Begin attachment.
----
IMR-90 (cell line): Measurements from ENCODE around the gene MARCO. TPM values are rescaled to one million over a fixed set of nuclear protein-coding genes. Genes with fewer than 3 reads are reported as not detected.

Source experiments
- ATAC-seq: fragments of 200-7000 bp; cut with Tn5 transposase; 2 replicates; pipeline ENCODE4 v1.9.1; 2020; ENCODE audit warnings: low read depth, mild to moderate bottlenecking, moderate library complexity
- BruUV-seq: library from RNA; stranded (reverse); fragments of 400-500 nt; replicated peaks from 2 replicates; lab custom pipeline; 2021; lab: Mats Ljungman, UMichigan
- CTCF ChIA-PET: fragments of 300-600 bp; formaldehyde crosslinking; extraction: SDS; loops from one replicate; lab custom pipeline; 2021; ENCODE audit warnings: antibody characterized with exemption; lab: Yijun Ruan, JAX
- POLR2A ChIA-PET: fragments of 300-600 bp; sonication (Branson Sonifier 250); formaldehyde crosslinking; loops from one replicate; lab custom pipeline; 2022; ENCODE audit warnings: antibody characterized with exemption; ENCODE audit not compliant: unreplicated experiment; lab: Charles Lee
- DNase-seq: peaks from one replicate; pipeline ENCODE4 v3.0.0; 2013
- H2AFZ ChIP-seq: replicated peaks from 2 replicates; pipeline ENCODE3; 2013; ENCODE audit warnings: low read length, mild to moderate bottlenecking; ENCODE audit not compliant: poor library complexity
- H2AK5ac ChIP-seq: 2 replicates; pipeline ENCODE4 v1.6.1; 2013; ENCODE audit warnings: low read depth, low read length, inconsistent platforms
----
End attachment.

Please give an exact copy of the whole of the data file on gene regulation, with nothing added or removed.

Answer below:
IMR-90 (cell line): Measurements from ENCODE around the gene MARCO. TPM values are rescaled to one million over a fixed set of nuclear protein-coding genes. Genes with fewer than 3 reads are reported as not detected.

Source experiments
- ATAC-seq: fragments of 200-7000 bp; cut with Tn5 transposase; 2 replicates; pipeline ENCODE4 v1.9.1; 2020; ENCODE audit warnings: low read depth, mild to moderate bottlenecking, moderate library complexity
- BruUV-seq: library from RNA; stranded (reverse); fragments of 400-500 nt; replicated peaks from 2 replicates; lab custom pipeline; 2021; lab: Mats Ljungman, UMichigan
- CTCF ChIA-PET: fragments of 300-600 bp; formaldehyde crosslinking; extraction: SDS; loops from one replicate; lab custom pipeline; 2021; ENCODE audit warnings: antibody characterized with exemption; lab: Yijun Ruan, JAX
- POLR2A ChIA-PET: fragments of 300-600 bp; sonication (Branson Sonifier 250); formaldehyde crosslinking; loops from one replicate; lab custom pipeline; 2022; ENCODE audit warnings: antibody characterized with exemption; ENCODE audit not compliant: unreplicated experiment; lab: Charles Lee
- DNase-seq: peaks from one replicate; pipeline ENCODE4 v3.0.0; 2013
- H2AFZ ChIP-seq: replicated peaks from 2 replicates; pipeline ENCODE3; 2013; ENCODE audit warnings: low read length, mild to moderate bottlenecking; ENCODE audit not compliant: poor library complexity
- H2AK5ac ChIP-seq: 2 replicates; pipeline ENCODE4 v1.6.1; 2013; ENCODE audit warnings: low read depth, low read length, inconsistent platforms